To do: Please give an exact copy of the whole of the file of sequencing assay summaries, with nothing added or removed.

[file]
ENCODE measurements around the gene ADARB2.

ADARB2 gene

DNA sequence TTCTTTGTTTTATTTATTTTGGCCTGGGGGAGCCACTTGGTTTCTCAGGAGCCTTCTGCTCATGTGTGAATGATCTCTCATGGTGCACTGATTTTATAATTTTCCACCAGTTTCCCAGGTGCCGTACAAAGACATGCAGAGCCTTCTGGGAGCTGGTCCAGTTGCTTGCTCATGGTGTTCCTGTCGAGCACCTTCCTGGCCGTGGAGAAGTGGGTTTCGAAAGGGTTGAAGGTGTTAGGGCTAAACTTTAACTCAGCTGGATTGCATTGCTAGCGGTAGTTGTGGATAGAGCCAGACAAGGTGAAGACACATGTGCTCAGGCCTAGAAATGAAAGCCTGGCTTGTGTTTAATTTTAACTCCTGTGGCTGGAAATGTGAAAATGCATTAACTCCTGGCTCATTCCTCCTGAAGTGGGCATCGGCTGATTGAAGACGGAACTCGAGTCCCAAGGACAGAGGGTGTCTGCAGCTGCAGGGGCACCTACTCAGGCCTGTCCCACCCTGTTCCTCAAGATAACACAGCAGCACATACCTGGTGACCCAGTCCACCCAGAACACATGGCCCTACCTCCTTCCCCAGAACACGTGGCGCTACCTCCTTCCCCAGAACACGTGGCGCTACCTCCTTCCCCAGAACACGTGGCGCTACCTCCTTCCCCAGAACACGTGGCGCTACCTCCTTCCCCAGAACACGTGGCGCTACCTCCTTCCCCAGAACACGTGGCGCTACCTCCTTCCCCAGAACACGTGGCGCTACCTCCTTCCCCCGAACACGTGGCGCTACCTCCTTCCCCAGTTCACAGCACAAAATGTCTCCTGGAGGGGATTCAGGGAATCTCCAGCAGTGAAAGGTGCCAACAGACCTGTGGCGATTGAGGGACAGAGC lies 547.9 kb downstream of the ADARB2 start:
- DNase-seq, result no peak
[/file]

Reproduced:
ENCODE measurements around the gene ADARB2.

ADARB2 gene

DNA sequence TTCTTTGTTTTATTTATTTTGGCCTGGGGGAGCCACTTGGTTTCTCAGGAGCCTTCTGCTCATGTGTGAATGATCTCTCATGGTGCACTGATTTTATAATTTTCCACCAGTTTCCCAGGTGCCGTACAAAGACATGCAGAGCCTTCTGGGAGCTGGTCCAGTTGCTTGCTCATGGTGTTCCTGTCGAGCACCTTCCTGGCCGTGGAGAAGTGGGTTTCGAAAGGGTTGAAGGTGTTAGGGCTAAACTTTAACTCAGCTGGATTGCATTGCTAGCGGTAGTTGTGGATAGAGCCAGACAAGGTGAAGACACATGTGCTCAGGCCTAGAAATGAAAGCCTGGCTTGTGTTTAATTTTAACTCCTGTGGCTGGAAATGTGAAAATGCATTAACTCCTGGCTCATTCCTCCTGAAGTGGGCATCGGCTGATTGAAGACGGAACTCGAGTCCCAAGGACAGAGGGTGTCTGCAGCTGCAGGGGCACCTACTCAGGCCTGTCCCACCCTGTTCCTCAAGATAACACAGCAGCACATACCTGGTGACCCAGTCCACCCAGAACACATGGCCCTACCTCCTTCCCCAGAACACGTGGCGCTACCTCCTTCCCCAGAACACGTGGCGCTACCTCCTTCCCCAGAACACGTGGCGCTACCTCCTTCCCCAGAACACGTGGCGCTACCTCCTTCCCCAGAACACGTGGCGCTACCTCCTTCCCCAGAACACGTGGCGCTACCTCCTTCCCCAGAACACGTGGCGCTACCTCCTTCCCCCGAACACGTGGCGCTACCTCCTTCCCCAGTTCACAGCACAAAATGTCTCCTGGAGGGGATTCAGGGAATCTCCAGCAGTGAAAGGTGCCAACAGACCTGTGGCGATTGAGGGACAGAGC lies 547.9 kb downstream of the ADARB2 start:
- DNase-seq, result no peak